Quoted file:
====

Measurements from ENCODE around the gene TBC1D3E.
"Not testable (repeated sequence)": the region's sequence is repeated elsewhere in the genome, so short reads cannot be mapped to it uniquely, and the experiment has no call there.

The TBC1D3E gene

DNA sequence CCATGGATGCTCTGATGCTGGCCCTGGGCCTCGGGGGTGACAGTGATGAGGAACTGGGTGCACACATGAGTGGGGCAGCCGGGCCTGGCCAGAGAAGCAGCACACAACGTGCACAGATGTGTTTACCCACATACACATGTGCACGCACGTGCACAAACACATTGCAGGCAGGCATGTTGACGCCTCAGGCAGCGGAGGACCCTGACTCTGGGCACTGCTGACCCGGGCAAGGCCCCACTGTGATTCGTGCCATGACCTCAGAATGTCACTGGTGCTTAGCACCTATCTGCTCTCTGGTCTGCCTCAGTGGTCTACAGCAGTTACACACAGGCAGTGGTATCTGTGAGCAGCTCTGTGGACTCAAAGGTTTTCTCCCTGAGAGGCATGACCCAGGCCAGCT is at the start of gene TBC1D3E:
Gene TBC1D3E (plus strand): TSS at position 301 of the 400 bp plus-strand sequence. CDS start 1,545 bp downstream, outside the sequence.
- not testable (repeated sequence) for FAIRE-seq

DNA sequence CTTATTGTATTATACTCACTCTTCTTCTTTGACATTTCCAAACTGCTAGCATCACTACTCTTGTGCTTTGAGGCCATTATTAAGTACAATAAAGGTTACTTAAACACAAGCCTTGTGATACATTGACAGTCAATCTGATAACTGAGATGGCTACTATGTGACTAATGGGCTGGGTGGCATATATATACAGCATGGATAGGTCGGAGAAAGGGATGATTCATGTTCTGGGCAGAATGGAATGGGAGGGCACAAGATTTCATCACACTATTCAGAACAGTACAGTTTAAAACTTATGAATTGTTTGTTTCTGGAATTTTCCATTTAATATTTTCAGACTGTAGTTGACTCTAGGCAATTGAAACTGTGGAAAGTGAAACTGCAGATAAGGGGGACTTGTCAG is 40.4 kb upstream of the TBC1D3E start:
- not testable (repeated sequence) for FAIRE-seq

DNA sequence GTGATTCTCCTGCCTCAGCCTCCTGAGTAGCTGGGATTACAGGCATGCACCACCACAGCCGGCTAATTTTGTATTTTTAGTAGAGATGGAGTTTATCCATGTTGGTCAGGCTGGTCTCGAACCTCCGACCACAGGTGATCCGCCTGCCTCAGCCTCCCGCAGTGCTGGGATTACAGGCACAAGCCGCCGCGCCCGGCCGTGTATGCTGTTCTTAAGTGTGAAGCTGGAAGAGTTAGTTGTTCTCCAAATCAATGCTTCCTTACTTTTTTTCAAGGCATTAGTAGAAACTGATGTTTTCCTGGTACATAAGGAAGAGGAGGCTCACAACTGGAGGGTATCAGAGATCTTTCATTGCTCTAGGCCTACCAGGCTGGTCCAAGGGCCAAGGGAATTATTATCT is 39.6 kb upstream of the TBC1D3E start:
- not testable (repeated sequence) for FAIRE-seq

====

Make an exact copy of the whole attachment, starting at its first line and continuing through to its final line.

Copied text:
Measurements from ENCODE around the gene TBC1D3E.
"Not testable (repeated sequence)": the region's sequence is repeated elsewhere in the genome, so short reads cannot be mapped to it uniquely, and the experiment has no call there.

The TBC1D3E gene

DNA sequence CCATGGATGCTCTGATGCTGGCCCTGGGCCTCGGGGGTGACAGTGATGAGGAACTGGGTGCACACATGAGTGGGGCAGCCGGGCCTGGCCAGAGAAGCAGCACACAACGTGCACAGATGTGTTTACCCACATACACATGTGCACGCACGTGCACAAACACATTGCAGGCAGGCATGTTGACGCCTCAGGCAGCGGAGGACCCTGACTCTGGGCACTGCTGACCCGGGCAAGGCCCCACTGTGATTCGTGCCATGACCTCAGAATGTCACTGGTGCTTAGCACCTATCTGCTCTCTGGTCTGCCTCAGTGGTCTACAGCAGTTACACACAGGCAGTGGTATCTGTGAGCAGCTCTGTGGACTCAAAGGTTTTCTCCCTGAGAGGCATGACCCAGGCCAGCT is at the start of gene TBC1D3E:
Gene TBC1D3E (plus strand): TSS at position 301 of the 400 bp plus-strand sequence. CDS start 1,545 bp downstream, outside the sequence.
- not testable (repeated sequence) for FAIRE-seq

DNA sequence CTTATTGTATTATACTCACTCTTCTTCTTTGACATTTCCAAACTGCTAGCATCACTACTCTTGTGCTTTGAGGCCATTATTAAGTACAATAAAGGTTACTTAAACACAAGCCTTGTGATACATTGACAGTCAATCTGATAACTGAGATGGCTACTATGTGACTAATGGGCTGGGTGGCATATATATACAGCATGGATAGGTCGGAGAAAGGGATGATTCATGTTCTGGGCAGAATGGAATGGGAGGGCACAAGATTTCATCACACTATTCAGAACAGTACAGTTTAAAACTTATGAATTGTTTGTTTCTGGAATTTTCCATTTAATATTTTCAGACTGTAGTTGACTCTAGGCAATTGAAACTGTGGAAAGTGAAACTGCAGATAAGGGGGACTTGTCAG is 40.4 kb upstream of the TBC1D3E start:
- not testable (repeated sequence) for FAIRE-seq

DNA sequence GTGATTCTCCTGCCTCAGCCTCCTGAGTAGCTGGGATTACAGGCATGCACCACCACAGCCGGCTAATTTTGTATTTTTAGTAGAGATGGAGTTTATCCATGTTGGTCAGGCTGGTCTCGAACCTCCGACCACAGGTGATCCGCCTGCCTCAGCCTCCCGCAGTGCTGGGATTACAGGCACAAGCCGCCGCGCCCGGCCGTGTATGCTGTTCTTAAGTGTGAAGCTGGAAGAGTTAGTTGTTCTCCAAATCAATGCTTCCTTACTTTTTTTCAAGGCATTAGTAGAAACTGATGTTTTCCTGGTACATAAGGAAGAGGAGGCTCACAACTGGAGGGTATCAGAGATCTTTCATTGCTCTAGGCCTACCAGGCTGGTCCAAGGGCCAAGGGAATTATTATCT is 39.6 kb upstream of the TBC1D3E start:
- not testable (repeated sequence) for FAIRE-seq